Weight loss: It has been shown that obese people have different gut bacteria than lean people.4 Scientists believe gut bacteria are important in determining body fatness. In a study performed in 2013 and published in the Journal of Functional Foods, it was indicated that 210 individuals with central obesity taking the probiotic Lactobacillus gasseri lost on average 8.5 percent of their belly fat mass over 12 weeks.5 When the probiotic was discontinued, the belly fat was gained back within four weeks. Further study is undoubtedly needed, but early indications of the positive effects of probiotics on weight management are encouraging.
Skin health: According to a study published in the Journal of the American Academy of Dermatology in October 2014, early evidence reported probiotics can be useful in the treatment of skin disorders such as acne, rosacea, eczema and other skin disorders.6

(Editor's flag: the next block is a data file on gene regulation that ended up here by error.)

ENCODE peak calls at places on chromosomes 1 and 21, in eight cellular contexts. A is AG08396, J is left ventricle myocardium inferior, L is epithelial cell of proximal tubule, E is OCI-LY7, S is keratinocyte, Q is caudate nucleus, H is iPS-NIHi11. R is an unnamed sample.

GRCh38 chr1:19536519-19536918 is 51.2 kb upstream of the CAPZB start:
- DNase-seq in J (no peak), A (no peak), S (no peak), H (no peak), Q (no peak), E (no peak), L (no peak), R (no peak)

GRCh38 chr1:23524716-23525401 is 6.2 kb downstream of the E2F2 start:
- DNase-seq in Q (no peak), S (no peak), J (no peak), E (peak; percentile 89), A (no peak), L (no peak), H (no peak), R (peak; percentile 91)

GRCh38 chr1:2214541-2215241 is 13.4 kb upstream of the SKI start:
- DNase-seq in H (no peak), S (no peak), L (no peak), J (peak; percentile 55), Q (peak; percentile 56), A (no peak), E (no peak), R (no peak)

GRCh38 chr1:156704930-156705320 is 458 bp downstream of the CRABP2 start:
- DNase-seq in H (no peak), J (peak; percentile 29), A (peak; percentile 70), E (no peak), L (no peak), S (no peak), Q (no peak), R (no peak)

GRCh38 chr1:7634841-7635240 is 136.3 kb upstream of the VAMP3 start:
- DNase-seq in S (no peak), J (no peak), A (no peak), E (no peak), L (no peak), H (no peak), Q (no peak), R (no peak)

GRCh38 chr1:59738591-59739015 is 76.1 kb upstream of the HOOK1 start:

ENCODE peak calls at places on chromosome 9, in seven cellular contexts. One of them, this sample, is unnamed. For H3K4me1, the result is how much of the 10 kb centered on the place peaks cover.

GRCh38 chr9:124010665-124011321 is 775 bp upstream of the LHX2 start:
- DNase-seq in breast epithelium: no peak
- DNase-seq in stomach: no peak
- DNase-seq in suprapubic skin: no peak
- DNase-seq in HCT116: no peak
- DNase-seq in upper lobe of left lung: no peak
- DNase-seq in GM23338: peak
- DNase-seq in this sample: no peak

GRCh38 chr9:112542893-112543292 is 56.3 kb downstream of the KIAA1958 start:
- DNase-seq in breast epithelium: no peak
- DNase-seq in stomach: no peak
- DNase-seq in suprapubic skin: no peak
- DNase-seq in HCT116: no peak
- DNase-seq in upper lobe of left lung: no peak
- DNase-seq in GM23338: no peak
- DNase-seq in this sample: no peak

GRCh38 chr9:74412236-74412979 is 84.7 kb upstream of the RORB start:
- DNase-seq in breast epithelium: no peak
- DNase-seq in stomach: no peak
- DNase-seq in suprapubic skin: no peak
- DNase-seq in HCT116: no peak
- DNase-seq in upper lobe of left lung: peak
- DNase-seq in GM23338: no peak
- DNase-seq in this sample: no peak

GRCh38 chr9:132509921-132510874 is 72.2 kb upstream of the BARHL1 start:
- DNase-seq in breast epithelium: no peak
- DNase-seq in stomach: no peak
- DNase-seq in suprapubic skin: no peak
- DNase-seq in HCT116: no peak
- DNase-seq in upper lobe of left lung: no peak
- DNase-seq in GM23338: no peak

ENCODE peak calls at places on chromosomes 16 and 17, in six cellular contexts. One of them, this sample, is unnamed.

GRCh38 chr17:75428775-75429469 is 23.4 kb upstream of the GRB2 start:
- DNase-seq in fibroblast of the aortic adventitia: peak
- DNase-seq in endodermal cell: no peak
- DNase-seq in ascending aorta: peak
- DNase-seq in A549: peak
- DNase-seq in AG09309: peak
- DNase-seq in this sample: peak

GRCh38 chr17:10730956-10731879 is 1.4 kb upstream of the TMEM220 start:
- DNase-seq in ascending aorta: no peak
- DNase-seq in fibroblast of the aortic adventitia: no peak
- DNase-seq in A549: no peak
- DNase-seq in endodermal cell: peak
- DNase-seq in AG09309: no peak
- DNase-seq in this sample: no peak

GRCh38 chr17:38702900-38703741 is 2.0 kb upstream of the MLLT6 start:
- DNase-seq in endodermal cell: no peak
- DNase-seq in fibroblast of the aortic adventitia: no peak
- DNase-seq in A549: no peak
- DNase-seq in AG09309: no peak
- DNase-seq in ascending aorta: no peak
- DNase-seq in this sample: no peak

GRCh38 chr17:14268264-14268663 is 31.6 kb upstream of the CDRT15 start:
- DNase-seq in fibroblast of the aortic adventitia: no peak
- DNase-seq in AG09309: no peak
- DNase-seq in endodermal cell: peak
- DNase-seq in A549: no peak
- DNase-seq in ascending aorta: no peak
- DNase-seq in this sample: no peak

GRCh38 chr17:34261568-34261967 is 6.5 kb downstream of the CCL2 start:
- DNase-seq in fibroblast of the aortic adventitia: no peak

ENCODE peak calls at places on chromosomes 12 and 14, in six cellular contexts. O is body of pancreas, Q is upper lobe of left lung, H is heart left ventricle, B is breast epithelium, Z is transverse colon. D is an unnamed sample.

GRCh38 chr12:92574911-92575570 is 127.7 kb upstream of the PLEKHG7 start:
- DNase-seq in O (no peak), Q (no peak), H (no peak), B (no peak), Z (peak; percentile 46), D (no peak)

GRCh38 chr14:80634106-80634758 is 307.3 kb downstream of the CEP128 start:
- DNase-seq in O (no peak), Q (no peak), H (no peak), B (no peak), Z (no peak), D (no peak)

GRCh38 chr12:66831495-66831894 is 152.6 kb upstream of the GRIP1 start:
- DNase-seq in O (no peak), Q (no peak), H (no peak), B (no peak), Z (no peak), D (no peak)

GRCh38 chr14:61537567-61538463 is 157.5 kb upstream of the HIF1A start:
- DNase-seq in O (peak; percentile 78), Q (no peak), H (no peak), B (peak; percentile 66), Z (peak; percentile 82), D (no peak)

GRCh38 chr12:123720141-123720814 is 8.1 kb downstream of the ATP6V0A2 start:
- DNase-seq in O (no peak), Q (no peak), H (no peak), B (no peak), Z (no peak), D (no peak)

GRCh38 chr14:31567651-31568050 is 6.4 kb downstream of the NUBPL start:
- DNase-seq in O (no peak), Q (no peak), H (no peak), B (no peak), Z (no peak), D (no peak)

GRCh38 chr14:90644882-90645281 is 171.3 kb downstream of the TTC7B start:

Blood cholesterol: Several probiotics are believed to have some effect on the lowering of low-density lipoprotein (LDL) cholesterol levels, as reported in Nutrition Review in January 2014.7
Blood pressure: In July 2014, the medical field publication Hypertension reported early evidence showing probiotics can cause modest reductions in blood pressure.8
Immune health: According to Expert Opinion on Biological Therapy in January 2015, studies indicated several probiotic strains may be able to enhance immune function and lead to reduced risk of infections, including the common cold.9
Depression and anxiety: The probiotic strains Lactobacillus helveticus and Bifidobacterium longum have been indicative in early studies to reduce symptoms of anxiety and depression in people with clinical depression.10 These results were published in Current Opinion in Biotechnology in April 2015.
More research is needed in all areas of the potential benefits of probiotics, and although some of the early results are encouraging, more work is needed to fully understand probiotic’s effects on human physiology and health. To this point, some of the evidence is inconclusive.